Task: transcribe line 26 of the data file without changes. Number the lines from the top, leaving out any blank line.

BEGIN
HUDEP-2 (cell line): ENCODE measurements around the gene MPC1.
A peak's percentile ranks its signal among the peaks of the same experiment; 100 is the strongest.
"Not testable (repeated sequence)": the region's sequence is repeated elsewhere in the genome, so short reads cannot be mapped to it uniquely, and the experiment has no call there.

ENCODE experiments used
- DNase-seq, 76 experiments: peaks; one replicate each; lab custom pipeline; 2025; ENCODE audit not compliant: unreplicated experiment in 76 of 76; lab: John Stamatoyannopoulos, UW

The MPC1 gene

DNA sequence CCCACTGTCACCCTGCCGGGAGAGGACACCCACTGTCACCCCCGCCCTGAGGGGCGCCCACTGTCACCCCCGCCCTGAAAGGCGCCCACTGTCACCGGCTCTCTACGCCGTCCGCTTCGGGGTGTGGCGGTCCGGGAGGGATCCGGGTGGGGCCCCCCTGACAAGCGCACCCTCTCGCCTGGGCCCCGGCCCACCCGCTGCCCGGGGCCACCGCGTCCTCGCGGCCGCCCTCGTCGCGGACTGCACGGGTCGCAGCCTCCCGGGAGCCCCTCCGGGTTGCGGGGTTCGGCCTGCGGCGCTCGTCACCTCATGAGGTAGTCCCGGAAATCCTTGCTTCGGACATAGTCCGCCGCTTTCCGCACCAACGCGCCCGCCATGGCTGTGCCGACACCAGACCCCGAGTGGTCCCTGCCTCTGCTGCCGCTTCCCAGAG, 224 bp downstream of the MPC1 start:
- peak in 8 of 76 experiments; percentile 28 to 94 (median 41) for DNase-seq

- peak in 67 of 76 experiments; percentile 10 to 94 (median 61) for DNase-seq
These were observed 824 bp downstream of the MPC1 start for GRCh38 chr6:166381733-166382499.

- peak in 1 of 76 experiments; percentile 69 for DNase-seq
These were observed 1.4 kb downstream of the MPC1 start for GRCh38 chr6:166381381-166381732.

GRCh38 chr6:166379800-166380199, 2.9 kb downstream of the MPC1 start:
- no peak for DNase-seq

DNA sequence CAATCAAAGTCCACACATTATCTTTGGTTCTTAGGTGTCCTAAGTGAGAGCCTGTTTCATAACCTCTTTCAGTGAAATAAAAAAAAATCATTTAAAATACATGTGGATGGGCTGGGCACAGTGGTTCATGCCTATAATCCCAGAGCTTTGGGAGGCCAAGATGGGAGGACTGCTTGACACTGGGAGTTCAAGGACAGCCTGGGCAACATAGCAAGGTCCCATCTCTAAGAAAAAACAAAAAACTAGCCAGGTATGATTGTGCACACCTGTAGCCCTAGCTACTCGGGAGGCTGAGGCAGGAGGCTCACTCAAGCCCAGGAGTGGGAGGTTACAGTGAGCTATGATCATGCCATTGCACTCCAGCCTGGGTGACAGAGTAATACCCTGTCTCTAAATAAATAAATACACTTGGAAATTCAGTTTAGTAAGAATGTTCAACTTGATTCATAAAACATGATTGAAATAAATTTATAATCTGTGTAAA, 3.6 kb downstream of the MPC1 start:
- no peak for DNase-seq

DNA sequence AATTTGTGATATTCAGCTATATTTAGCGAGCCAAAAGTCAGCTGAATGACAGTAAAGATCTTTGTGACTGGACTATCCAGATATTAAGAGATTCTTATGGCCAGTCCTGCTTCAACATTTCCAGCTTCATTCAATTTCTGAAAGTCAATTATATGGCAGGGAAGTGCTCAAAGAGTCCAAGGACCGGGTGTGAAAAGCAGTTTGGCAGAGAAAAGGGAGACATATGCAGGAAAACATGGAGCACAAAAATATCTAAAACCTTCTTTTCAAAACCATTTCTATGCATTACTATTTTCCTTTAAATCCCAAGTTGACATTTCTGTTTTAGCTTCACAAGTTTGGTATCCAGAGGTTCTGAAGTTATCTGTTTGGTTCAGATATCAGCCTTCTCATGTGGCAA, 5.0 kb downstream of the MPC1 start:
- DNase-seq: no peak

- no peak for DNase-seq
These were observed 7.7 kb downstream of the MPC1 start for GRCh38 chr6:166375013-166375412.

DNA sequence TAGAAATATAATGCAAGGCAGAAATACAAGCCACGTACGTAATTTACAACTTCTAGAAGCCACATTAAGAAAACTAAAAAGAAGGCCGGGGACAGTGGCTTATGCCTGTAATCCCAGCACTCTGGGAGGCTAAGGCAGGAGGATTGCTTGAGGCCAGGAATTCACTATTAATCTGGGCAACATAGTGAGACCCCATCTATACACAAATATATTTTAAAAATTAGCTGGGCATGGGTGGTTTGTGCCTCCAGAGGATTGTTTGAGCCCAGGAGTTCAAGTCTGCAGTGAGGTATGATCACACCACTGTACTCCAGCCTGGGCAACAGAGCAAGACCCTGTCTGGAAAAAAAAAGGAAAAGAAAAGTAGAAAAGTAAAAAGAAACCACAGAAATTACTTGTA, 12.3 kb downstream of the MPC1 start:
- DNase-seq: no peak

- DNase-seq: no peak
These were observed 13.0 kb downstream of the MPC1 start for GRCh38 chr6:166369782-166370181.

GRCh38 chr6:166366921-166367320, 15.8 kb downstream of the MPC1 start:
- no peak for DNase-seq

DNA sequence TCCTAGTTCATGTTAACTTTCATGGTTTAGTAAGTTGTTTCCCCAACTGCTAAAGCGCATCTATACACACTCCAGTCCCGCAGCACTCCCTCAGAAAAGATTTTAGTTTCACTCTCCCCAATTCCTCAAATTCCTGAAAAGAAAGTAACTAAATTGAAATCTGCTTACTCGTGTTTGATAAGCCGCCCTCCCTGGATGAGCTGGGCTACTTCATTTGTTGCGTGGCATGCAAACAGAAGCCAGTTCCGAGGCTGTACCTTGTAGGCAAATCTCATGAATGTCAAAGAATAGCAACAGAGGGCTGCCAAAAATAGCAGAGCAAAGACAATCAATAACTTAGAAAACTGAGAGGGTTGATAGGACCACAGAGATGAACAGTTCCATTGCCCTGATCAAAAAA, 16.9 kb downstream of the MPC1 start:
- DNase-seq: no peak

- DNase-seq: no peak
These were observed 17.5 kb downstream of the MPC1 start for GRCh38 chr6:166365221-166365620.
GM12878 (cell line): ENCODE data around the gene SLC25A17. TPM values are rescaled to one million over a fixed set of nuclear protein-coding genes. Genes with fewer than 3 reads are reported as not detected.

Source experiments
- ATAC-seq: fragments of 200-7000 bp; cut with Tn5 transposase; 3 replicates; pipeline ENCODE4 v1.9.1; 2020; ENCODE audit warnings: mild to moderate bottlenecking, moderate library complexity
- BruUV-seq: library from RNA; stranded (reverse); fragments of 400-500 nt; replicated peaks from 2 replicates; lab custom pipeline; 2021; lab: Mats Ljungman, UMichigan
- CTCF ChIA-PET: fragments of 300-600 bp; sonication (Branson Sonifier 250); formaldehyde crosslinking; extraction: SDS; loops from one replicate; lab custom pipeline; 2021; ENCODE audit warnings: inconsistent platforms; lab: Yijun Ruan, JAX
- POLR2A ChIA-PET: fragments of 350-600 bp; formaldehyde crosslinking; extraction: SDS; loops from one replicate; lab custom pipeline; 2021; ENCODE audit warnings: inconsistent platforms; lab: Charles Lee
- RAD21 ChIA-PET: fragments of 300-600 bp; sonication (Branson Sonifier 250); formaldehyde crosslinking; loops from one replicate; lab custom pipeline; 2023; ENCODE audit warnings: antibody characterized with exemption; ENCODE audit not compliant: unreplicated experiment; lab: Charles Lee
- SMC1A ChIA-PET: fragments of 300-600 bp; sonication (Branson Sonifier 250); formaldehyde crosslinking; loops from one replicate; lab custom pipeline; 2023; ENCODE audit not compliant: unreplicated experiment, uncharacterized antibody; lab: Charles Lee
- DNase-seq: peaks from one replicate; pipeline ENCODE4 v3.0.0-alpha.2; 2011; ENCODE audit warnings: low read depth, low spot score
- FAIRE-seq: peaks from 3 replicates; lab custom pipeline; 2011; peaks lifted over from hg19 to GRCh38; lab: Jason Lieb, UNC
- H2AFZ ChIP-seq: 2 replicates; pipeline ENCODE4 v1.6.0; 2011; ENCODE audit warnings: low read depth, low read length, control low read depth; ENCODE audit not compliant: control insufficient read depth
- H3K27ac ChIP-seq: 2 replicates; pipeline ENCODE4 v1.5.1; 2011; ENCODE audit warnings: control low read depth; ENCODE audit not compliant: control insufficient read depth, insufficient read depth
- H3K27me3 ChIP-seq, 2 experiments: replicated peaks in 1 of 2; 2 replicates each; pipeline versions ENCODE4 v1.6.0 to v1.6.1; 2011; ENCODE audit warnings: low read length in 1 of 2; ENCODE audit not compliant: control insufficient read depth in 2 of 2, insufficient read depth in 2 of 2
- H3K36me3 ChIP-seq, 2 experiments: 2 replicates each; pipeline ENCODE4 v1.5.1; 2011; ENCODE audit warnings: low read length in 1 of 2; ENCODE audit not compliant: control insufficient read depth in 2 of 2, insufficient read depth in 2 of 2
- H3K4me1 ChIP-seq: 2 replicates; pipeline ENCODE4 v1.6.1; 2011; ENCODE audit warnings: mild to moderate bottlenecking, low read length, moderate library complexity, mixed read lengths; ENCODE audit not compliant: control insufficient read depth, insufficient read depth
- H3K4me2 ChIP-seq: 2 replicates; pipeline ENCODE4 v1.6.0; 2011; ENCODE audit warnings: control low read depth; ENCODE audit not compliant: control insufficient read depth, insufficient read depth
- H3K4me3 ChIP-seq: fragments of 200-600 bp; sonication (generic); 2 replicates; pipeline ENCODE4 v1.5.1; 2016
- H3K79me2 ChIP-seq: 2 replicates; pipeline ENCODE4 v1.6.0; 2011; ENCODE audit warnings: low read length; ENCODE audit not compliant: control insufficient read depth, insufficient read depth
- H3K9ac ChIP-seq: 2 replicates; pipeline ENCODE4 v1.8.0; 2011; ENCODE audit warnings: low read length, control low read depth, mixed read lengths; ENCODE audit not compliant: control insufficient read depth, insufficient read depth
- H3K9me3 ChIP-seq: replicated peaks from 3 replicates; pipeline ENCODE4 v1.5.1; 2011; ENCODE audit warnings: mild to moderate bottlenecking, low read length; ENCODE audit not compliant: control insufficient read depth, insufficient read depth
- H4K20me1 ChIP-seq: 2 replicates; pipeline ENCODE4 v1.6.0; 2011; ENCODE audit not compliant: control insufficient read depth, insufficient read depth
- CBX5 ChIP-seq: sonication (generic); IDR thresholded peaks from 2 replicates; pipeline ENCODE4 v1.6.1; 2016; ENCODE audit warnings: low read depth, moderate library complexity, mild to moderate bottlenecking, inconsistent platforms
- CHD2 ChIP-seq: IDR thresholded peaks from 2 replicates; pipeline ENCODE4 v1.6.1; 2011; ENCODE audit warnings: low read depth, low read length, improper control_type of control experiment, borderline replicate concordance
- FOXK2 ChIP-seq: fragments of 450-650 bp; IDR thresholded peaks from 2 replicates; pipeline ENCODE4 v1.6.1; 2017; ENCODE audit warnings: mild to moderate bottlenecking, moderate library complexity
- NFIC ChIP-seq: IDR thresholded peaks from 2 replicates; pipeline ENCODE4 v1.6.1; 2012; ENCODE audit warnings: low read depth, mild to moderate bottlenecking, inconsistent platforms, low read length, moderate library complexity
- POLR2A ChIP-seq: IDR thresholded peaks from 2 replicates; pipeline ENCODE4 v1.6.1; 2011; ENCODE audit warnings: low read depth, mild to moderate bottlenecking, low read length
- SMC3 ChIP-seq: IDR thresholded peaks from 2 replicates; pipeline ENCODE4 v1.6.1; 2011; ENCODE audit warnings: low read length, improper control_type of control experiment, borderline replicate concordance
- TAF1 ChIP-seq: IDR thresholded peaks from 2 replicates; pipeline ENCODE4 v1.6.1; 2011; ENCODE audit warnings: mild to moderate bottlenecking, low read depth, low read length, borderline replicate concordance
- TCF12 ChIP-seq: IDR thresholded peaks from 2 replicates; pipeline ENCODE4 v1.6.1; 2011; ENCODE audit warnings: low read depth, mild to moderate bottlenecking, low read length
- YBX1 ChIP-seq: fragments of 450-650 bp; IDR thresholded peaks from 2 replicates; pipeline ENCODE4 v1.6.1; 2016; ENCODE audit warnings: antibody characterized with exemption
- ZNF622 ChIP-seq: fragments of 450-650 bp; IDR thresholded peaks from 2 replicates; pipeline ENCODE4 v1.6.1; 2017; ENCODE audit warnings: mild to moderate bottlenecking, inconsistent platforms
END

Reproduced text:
- no peak for DNase-seq